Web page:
Chain restaurants upping their wine game


Vancouver is a breeding ground for “casual fine dining” chains. Most notably, Cactus Club Cafe, Joey and Earls started on the West Coast, and are now established in multiple provinces across Canada. The latter two also have locations in the US. All three have distinguished themselvesfrom other chains with a serious commitment to their wine program, attracting some of Vancouver’s finest sommeliers in the process.

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Cactus Club upped the food ante when it brought in Rob Feenie as executive chef in 2008, and aimed just as high for wine when it hired Sebastien Le Goff as Sommelier and Service Director in 2011. Le Goff has an impressive resumé,including tenures at CinCin Ristorante + Bar, Lumière and Cibo Trattoria, as well as fine-dining restaurants in Toronto and Asia. He was named Sommelier of the Year in 2006.

Part of improving Cactus’s wine program meant making the list easier for guests and staff to navigate. He and colleague Sam Zavari organize it by the wines’ body rather than by price or region, which is the traditional approach. Le Goff also decreased the total number of wines, yet expanded offerings by the glass “to match as many of our customers’ tastes as possible,” he says.

Joey Restaurant Group followed Cactus’s lead in 2016 by snapping up 2015 BC Sommelier of the Year Jason Yamasaki, formerly of Chambar. His criteria requires a wine to be delicious, of course, but it also has to provide value and match the food, vibe and ethos of Joey. For the classics, such as Chablis and Chianti, Yamasaki describes them as “exceptional benchmarks that we are proud to carry across the country.” Like Le Goff, he also looks at the particular region a Joey location is in – for instance, BC wines in BC and Ontario wines in Ontario.

David Stansfield
Sommelier David Stansfield has made the move from Tap & Barrel to Earls. - Rob Kruyt/BIV photo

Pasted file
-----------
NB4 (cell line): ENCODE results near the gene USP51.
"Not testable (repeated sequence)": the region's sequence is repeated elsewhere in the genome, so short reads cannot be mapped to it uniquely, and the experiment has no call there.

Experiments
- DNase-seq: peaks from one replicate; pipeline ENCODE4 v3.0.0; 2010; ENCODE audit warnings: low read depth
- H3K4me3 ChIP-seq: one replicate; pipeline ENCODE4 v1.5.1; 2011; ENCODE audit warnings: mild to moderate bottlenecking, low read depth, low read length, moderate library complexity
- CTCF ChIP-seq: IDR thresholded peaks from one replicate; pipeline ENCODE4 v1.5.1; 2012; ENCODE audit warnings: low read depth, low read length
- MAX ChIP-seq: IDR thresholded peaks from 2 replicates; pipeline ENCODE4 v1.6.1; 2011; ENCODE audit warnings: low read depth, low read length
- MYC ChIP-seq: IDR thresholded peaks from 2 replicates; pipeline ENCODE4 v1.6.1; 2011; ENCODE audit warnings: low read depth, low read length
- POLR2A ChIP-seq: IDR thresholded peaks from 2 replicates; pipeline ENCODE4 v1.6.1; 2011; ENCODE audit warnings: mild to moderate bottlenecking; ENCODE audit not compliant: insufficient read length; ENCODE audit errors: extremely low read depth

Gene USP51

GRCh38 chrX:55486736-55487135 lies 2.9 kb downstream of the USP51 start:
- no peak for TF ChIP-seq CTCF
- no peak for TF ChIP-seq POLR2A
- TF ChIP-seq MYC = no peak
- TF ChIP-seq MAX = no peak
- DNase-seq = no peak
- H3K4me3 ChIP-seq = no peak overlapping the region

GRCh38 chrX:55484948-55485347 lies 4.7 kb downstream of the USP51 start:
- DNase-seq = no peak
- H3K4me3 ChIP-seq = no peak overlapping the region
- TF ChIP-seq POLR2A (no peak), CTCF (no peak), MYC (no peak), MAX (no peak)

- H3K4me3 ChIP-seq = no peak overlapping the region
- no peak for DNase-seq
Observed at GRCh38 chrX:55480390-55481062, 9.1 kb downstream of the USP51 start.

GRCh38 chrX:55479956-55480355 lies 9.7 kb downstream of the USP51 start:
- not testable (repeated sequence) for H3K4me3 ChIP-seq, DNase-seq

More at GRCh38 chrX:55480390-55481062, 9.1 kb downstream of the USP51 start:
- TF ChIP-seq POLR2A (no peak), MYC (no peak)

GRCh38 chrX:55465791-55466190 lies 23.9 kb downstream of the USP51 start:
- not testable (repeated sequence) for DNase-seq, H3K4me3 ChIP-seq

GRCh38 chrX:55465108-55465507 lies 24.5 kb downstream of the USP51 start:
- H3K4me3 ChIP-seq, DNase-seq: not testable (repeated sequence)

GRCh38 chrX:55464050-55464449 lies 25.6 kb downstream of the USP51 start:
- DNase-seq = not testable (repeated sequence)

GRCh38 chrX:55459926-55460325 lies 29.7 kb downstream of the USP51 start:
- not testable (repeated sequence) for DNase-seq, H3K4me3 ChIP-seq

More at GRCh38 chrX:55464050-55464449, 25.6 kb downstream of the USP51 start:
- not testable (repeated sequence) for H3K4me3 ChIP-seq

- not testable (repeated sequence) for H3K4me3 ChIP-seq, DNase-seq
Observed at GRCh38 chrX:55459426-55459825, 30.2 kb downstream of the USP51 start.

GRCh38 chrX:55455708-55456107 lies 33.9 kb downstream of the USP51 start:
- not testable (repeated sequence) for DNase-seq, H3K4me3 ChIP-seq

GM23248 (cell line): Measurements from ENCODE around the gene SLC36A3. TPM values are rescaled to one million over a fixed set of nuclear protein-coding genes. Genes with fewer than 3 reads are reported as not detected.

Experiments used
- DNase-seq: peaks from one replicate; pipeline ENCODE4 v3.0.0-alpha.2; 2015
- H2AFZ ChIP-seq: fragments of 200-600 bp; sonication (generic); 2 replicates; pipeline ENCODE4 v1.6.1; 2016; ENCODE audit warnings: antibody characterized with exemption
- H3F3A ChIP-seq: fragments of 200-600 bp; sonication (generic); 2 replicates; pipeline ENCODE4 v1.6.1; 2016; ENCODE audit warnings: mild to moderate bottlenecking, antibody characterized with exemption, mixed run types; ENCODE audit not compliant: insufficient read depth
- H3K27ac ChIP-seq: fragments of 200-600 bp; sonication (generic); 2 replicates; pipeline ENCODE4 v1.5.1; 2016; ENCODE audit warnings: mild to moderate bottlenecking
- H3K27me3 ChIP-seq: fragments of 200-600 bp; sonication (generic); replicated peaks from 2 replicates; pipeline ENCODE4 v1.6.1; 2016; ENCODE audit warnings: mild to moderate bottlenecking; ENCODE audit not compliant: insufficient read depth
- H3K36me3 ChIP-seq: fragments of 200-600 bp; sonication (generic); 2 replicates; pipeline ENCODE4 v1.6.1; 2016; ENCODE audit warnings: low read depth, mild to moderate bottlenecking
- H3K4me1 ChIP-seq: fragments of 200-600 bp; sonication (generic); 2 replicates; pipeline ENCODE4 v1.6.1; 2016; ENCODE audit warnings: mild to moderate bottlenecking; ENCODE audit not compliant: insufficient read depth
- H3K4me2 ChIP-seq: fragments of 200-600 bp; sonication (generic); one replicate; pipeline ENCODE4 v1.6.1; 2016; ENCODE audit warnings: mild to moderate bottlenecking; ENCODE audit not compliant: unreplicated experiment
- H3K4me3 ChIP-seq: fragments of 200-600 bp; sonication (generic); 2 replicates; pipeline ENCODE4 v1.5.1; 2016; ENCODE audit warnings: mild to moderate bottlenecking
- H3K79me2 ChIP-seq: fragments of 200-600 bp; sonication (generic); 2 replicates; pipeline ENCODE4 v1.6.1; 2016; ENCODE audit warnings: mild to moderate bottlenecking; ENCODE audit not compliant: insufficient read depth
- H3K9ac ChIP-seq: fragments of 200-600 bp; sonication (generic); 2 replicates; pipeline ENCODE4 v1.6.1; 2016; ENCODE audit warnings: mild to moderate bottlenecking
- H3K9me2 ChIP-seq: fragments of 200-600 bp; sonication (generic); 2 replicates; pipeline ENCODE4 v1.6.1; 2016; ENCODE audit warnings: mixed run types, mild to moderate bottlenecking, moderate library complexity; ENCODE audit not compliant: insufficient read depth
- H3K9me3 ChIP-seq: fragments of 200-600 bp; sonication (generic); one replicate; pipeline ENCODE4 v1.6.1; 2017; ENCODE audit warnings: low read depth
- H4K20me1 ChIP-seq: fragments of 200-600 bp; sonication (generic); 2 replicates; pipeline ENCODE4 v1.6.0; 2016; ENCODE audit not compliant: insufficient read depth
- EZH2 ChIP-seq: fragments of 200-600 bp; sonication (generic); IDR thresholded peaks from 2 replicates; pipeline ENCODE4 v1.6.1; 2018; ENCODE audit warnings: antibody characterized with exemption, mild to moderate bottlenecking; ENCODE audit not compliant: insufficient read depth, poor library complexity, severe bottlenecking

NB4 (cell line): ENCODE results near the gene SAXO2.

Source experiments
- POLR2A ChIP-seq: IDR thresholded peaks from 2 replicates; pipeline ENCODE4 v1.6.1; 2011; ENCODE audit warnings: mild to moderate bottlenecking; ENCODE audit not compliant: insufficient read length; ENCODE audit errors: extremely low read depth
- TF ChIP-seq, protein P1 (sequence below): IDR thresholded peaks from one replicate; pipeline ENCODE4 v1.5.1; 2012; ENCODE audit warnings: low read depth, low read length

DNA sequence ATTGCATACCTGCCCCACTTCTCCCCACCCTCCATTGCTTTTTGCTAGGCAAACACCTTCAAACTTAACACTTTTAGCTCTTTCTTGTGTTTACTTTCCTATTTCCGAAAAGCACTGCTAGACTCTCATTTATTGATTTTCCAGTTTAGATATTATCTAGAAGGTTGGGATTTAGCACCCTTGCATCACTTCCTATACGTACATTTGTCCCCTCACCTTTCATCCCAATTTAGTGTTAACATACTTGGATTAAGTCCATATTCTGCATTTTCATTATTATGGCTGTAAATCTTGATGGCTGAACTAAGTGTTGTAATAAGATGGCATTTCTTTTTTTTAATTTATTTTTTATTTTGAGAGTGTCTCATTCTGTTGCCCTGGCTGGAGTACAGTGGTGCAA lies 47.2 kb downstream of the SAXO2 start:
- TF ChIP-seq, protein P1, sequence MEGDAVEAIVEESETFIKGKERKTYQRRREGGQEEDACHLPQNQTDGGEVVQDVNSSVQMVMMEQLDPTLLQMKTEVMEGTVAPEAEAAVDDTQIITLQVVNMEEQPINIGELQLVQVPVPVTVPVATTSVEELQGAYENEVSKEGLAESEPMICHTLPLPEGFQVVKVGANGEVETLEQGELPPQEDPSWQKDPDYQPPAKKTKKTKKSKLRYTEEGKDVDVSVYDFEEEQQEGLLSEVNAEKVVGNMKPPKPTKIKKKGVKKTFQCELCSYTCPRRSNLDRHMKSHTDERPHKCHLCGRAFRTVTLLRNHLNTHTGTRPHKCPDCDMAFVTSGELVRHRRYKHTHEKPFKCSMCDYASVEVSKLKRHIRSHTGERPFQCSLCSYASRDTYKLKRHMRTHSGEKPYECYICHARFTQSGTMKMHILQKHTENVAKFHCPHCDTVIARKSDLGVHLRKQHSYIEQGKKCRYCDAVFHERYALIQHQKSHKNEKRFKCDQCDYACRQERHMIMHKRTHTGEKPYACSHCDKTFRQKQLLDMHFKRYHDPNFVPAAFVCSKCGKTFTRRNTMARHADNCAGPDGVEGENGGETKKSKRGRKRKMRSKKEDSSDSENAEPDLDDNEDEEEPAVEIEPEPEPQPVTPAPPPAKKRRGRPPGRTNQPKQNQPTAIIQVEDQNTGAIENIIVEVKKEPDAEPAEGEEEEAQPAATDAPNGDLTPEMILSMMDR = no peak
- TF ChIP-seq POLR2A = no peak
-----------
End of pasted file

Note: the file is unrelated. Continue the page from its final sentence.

At Earls, Vancouver’s original upscale chain, wine has long been an important focus. Under the direction of George Piper, the group established its own brand, Mon Ami Rascal, and forged long-term relationships with great producers around the world to secure wines at a good price. Recently, Earls introduced Torr Keg, a locally developed tap system, for all its wines by the glass. And, as of February, it has sommelier David Stansfield overseeing all locations.

Stansfield is formerly of Tap & Barrel, where he ran the wine program since it opened five years ago. The list is 100-per-cent BC wines on tap, with many single barrels or exclusive lots that Stansfield sourced for the restaurant. In terms of the move to Earls, Stansfield is thrilled. “They’ve been a leader with their wine service in the style of restaurant they are,” he says. “I’m excited not to throw that out.” He intends to take what he learned with BC wine at Tap & Barrel and apply it at Earls, giving a local flare to each location.

As talented as Le Goff, Yamasaki and Stansfield are, obviously they cannot be physically present to sell every bottle or glass. Each has his own unique way of providing wine training to ensure staff is comfortable talking about wine to guests. “Creating wine culture is one of the most challenging things across a restaurant group,” admits Stansfield. “But it’s not impossible. You do it by finding the people for whom this is a passion and foster that.”

For Le Goff, this means working alongside them, and he continues to serve on the floor daily. “I love interacting with guests and getting their feedback firsthand about our service, wine selection and food,” he enthuses. “Being on the front lines is very crucial to my job.” 

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